Welcome To New Matilda, Version 3.0


Before I do anything else, an acknowledgement: New Matilda is produced on Gadigal land. It always was Gadigal land, and it always will be. I also acknowledge our Elders, past and present, black and white.

And a few other acknowledgements: Marni Cordell is one of the reasons that New Matilda is still alive and kicking today. John Menadue, the original founder, is the other.

More than any others, Marni and John have been the great believers in independent media in Australia. I take over the helm of New Matilda from today, and hope that everything I do honours their contribution to a small but vibrant publication which has punched well above its weight for a decade.

I also have to acknowledge the people that keep New Matilda relevant today — Max Chalmers, Ben Eltham, Ian McAuley, Wendy Bacon, Ben Pobjie, Fiona Katauskas and Lindsay Foyle, the core of the outfit. And of course the multitude of writers who do it for the love.

You can add my partner, Angela Nicholson to the mix. Ange is a talented Sydney photographer and designer, and will be the face behind the scenes that keeps New Matilda ticking over. And you can add a host of new writers who will soon join the stable (more to come in the next few weeks and months on that front).

Briefly, I’ve worked in the media for a bit over two decades, having got my start as a copyboy at the Sydney Morning Herald, aged 15.

I’m best known for my reporting around Aboriginal affairs — I have a deep passion for First Nations issues, and a simple theory on life, and journalism: If you’re not living on the edge, then you’re wasting space. Change does not happen in the middle, it happens in the margins.

With that in mind, what I love about New Matilda is its genuine independence.

That won’t change and nor will the the publication's guiding ethics. NM has a long tradition of honesty, transparency and holding power to account. These are the things I value most in a publication, and in a journalist.

Some things, however, will change.

The front end of the website is due for an overhaul. Watch this space. The number of First Nations stories, naturally, will also increase. I also aim to put more emphasis on investigative-style journalism.

If you want more detail on my style of writing — and the issues that I value — you can find out more at my blog.

All that is just a flowery way of saying that the ‘new New Matilda’ will have the same old values, but with a renewed energy and enthusiasm.

The business model — people getting access to stories, whether they pay or not — is something I plan to keep, at least in the short-term. I don’t like paywalls because I believe New Matilda’s brand of journalism is public property. But I’m a realist when it comes to publishing, so the level of reader support will determine how long that model remains. I hope New Matilda’s editorial is enough to drag more paid subscribers, but at the very least, you’ll notice advertising content will increase.

My mantra on advertising is that while it should help sharpen the revenue, it should never blunt the editorial.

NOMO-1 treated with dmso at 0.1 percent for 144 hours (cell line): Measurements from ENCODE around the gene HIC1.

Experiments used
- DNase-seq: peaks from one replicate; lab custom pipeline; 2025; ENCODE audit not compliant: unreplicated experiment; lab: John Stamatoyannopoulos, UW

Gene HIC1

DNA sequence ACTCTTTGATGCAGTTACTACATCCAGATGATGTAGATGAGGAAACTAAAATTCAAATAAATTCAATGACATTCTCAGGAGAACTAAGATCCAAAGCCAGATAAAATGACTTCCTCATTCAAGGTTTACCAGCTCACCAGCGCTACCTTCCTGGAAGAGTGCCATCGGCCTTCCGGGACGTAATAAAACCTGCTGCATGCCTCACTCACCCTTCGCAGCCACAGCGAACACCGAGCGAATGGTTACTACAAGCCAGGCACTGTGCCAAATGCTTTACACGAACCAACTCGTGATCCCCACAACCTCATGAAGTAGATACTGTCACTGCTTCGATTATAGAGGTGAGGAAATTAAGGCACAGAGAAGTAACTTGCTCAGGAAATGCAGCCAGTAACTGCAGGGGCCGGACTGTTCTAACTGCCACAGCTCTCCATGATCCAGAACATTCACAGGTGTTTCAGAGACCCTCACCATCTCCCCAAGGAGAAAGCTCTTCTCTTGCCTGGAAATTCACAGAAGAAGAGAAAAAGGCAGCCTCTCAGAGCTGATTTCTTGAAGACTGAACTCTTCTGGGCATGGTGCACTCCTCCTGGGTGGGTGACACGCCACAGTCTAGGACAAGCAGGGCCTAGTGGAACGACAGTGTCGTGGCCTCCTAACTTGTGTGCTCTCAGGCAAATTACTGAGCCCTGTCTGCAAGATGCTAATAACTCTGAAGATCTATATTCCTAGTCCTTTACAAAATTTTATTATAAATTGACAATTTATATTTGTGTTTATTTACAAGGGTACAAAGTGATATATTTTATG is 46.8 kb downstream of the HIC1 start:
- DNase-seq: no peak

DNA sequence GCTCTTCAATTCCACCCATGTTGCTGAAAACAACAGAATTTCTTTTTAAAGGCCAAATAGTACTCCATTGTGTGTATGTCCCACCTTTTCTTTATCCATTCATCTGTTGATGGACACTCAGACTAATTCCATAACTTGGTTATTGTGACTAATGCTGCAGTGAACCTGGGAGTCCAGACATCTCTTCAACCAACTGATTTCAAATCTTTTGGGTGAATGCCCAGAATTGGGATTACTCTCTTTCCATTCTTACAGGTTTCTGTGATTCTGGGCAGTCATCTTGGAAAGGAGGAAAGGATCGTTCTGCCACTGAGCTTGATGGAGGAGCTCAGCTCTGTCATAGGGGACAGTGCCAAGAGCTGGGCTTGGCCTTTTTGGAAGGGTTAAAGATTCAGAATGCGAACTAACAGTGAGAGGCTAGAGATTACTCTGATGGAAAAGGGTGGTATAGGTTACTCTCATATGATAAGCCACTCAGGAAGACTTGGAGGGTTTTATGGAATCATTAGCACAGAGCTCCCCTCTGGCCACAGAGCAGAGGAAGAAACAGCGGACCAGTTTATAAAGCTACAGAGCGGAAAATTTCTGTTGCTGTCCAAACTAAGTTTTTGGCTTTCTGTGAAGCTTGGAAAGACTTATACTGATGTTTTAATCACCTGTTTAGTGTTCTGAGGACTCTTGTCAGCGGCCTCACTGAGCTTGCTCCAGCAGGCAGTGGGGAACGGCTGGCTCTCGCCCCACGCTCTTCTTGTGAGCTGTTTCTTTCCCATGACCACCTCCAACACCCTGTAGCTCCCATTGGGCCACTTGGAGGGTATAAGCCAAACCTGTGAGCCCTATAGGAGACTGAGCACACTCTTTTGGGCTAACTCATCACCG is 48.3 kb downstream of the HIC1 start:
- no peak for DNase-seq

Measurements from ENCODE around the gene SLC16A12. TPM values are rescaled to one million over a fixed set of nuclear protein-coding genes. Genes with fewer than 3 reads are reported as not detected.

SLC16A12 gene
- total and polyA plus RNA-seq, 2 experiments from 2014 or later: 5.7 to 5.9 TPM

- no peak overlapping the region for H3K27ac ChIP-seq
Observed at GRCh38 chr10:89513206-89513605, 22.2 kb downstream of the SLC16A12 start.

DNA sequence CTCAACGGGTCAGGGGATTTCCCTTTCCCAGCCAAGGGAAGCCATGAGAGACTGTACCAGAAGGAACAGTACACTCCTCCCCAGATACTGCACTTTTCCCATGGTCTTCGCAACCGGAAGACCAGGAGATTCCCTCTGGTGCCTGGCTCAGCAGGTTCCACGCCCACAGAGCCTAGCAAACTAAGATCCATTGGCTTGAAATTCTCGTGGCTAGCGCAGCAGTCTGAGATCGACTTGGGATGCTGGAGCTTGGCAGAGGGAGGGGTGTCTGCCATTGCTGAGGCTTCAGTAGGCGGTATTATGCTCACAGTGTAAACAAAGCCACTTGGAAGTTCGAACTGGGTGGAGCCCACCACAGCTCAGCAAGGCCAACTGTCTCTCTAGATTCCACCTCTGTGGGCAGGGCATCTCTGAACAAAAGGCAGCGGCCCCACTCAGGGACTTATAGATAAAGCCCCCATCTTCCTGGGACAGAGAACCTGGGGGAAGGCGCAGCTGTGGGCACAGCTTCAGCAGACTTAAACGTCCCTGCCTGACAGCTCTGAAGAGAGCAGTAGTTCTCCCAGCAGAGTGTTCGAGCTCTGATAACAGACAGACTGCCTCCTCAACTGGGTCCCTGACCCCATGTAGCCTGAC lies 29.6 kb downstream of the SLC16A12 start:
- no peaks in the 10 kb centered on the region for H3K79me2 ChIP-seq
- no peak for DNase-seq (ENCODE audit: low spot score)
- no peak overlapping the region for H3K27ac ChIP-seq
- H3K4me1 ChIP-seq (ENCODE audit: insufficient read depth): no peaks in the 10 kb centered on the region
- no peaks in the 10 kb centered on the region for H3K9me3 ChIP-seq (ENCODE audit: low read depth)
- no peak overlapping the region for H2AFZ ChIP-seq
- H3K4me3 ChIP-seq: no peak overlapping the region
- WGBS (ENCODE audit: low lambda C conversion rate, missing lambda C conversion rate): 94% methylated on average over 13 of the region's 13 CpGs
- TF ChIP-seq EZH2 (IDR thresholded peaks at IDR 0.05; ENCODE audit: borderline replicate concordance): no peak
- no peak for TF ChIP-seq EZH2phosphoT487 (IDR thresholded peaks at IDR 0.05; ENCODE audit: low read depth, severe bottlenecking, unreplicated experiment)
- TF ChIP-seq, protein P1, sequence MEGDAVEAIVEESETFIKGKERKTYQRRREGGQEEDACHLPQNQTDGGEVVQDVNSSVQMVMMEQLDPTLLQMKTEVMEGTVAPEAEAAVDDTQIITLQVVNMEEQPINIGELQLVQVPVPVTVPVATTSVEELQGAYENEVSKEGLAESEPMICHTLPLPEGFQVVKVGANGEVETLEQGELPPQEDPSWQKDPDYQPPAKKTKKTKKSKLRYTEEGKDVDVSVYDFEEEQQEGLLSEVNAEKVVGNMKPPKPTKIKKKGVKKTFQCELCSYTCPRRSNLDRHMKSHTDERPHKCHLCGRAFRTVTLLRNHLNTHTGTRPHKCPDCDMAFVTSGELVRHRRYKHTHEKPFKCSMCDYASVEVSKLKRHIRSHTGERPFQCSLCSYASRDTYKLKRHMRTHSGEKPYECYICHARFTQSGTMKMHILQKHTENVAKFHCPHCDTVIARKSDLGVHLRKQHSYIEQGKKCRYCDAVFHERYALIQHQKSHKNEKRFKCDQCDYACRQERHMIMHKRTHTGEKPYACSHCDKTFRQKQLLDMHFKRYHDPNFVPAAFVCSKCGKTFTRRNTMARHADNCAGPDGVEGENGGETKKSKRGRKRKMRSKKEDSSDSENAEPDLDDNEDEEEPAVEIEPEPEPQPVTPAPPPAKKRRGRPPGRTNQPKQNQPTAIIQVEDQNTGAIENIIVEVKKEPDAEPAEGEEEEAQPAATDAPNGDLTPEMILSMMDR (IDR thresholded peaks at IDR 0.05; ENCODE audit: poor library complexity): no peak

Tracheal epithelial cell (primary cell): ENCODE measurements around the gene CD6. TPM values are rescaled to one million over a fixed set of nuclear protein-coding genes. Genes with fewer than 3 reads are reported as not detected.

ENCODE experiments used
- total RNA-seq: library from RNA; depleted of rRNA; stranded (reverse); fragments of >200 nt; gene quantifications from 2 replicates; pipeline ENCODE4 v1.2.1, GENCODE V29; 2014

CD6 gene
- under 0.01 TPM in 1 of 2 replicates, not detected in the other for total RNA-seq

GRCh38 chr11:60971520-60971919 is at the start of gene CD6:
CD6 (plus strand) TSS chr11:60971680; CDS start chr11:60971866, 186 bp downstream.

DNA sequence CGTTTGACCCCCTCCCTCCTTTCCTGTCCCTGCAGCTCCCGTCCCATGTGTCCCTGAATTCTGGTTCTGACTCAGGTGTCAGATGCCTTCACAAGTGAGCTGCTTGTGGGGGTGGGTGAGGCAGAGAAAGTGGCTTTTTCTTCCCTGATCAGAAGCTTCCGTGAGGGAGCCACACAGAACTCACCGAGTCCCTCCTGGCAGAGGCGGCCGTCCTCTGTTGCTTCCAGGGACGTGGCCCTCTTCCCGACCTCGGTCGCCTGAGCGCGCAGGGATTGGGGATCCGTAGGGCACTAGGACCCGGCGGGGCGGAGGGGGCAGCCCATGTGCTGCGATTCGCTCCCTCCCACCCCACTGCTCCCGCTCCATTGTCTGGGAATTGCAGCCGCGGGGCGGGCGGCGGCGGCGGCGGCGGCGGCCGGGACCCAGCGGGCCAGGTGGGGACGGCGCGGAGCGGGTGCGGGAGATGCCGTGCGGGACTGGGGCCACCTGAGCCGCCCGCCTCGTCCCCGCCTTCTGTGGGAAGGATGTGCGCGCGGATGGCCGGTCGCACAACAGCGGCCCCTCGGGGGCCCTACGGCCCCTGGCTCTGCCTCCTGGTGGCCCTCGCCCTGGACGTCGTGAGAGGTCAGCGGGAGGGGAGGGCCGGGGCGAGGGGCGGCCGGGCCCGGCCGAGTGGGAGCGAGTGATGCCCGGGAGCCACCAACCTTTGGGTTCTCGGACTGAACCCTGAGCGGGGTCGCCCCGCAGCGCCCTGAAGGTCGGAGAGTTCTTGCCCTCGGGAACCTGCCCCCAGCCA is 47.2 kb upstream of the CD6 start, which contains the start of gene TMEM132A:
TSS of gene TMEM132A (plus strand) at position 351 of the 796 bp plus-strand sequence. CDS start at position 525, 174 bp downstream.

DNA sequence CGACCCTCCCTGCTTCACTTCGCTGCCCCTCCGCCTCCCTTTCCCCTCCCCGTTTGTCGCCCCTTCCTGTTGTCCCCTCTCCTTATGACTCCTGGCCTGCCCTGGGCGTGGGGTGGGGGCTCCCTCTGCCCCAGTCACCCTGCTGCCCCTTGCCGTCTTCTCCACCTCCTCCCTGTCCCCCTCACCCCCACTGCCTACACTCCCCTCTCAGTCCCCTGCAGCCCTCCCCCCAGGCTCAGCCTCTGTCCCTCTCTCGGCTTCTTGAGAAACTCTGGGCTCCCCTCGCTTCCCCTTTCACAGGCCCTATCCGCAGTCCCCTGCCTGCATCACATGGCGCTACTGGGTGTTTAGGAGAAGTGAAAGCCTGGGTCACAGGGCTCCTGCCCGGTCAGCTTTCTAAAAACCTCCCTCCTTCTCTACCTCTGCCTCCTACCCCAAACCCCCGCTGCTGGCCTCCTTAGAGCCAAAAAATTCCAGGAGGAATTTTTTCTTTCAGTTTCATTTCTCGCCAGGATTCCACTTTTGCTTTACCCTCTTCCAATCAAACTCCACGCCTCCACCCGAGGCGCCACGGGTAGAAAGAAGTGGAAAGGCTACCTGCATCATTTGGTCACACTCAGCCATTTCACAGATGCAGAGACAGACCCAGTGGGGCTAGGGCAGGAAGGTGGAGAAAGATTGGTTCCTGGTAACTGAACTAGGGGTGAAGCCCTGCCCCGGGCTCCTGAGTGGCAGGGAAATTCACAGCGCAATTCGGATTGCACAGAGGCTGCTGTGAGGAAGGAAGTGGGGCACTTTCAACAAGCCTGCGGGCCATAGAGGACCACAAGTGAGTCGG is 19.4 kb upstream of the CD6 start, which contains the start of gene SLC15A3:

Before I sign off, I also want to acknowledge the people who got me here today, and influenced my career strongly. You all know who you are.

Finally, I feel very honoured to be leading the New Matilda team, and I look forward to getting to know the New Matilda junkies better in the coming months and years. There is a sense of community among New Matilda readers that I haven’t seen before in media… a community in which I hope to become a welcome member.

They say that when we get to the end of our lives, it’s not the things we did that we regret, but the things we didn’t do.

While I’m not 100 per cent sure that’s true (I’m thinking Andrew Bolt on his death bed here), I do know one thing I’ll never regret is taking the leap and joining the New Matilda family.

It’s been a quick transition — faster than I’d planned — and I don’t kid myself about the size of the challenge ahead. But the team already in place, and the one I plan to help continue building, fills me with confidence.

My most sincere hope is that you, the reader, won’t regret it either. I can promise you engaging, energetic, investigative journalism, and strong, informed, analysis. I hope you stick around to share the ride.

Chris Graham is the publisher and editor of New Matilda. He is the former founding managing editor of the National Indigenous Times and Tracker magazine. In more than three decades of journalism he's had his home and office raided by the Australian Federal Police; he's been arrested and briefly jailed in Israel; he's reported from a swag in Outback Australia on and off for years. Chris has worked across multiple mediums including print, radio and film. His proudest achievement is serving as an Associate producer on John Pilger's 2013 film Utopia. He's also won a few journalism awards along the way in both the US and Australia, including a Walkley Award, a Walkley High Commendation and two Human Rights Awards. Since late 2021, Chris has been battling various serious heart and lung conditions. He's begun the process of quietly planning a "gentle exit" after "tying up a few loose ends" in 2024 and 2025. So watch this space.